fetch_gen_patches(3)
-
src_fetch_extend
-
src_postfetch
-
src_prepare(3)
-
src_prepare_extend_pre
-
patches_all(3)
-
patches_files(3)
-
patches_auto(3)
-
src_prepare_extend
-
src_postprepare
-
src_config(3)
-
src_compile(3)
-
pkg_rminstall(3)
-
pkg_prerminstall
-
pkg_rminstall_extend_pre
-
image_clean(3)
-
pkg_rminstall_extend
-
pkg_postrminstall
-
src_install(3)
-
pkg_install(3)
-
pkg_preinstall
-
pkg_install_extend_pre
-
image_remove_la(3)
-
pkg_install_extend
-
pkg_postinstall
-
pkg_config(3)
-
pkg_preconfig
-
pkg_config_extend_pre
-
image_split_pack(3)
-
pack_gen_meta(3)
-
fetch_inner_version(3)
-
pkg_config_extend
-
pkg_postconfig
-
pkg_root(3)
-
pkg_preroot
-
pkg_root_extend_pre
-
root_clean_by_fire(3)
-
root_install(3)
-
get_installed_tracked_dirs(3)
-
get_installed_tracked_exec_dirs(3)
-
get_installed_tracked_exec_files(3)
-
root_register(3)
-
pkg_root_extend
-
pkg_postroot
-
pkg_pack(3)
-
pkg_prepack
-
pkg_pack_extend_pre
-
pack_create(3)
-
pack_name_file(3)
-
fetch_inner_version(3)
-
pack_name(3)
-
pack_create_archive(3)
-
pack_info(3)
-
pack_name_file(3)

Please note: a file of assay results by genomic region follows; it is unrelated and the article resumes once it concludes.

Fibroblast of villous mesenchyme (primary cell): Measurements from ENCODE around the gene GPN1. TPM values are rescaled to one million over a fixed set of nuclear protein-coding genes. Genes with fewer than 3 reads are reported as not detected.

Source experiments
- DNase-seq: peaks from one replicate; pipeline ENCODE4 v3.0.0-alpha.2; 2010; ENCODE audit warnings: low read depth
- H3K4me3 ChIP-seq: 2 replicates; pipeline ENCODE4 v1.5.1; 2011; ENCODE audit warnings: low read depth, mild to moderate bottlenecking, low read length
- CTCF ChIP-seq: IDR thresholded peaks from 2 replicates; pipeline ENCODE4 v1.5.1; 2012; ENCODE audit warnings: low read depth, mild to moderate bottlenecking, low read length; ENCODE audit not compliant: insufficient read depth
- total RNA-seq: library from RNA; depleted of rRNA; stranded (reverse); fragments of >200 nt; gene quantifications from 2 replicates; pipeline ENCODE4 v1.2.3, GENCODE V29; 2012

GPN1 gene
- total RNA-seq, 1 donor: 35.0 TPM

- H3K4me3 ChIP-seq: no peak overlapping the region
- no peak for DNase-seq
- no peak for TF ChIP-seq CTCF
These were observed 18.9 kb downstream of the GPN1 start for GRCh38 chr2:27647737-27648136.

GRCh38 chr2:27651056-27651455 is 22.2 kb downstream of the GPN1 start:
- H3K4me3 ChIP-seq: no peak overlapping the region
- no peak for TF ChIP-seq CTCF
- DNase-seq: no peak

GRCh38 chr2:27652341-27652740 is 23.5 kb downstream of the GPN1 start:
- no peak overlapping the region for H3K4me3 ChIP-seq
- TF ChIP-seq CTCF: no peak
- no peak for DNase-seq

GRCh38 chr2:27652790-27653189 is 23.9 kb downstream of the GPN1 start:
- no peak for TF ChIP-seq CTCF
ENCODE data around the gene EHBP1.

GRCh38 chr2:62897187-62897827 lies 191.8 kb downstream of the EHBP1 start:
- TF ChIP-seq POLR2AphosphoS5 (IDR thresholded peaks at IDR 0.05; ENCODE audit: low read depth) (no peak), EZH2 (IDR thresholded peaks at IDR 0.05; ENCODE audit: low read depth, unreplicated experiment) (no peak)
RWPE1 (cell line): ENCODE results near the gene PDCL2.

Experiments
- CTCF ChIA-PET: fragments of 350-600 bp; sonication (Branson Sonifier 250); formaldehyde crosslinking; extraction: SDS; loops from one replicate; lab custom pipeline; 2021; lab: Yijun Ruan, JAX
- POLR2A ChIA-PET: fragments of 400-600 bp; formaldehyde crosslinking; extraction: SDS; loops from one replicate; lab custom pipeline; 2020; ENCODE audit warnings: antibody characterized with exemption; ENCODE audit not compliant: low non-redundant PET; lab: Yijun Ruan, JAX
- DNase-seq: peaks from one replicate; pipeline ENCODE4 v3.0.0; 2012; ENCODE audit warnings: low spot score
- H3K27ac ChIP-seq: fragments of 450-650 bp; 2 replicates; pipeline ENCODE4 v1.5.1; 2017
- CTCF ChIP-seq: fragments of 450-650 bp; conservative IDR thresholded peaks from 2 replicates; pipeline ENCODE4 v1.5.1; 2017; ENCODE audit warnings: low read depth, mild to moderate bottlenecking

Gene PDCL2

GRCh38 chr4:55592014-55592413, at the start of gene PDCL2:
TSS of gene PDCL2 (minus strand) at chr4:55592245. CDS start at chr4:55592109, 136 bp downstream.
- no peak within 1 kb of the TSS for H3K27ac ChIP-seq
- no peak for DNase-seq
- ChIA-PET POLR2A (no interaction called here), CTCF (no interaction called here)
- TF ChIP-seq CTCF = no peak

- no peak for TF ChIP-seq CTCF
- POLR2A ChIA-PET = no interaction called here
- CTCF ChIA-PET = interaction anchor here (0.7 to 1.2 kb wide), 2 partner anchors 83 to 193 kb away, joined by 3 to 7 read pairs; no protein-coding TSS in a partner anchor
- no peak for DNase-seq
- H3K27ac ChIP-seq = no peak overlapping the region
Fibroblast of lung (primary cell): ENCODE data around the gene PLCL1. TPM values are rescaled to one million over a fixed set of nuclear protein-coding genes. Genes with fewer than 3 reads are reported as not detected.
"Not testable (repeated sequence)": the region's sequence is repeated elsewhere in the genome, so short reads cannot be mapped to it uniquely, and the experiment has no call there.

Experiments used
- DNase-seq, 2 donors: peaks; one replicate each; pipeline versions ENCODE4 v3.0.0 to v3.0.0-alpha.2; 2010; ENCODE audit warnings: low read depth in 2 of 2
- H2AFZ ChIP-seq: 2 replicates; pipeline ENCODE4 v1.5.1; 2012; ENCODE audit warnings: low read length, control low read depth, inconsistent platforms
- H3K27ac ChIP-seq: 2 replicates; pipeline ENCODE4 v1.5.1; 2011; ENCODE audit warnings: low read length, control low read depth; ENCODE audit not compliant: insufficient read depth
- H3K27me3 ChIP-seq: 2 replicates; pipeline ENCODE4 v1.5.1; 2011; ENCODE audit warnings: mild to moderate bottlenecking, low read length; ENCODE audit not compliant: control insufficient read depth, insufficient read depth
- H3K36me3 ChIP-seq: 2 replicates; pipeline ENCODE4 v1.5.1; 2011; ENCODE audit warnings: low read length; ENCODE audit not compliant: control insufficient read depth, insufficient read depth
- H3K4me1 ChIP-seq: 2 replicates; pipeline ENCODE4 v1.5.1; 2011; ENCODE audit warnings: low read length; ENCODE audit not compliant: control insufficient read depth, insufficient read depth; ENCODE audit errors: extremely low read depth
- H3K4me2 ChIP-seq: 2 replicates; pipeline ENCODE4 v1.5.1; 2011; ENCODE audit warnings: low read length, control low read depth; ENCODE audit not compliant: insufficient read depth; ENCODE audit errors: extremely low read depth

-
pkg_pack_extend
-
pkg_postpack
-
src_store(3)
-
fetch_store_mint(3)
-
fetch_packinstall(3)
-
fetch_store_patches(3)
-
pkg_deploy(3)
-
pkg_pretend(3)
-
pack_unpack(3)
-
pkg_root(3)
-
pkg_context(3) for staticdeproot mode
-
pkg_precontext
-
pkg_context_extend_pre
-
root_clean_pack(3)
-
root_unregister(3)
-
pkg_context_extend
-
pkg_postcontext

Remaining non-default methods, related to the scheme above, are:

-
image_setup_paths(3)
-
get_installed_tracked_dirs(3)
-
pack_get_version(3)
-
pack_get_inner_version(3)
-
pack_define_by_filename(3)
-
pack_dump_content(3)
-
pack_dump_content_archive(3)
-
resolve_rebuild(3)
-
fetch_clean_patches(3)

Interfaces summary

Here is the short summary for each engine interface, used inside map methods. Names are alphabetically sorted, unlike in the structured scheme above.

depend_resolve_current_atom(3)
Print the list of packages, matching the dependencies of the current package.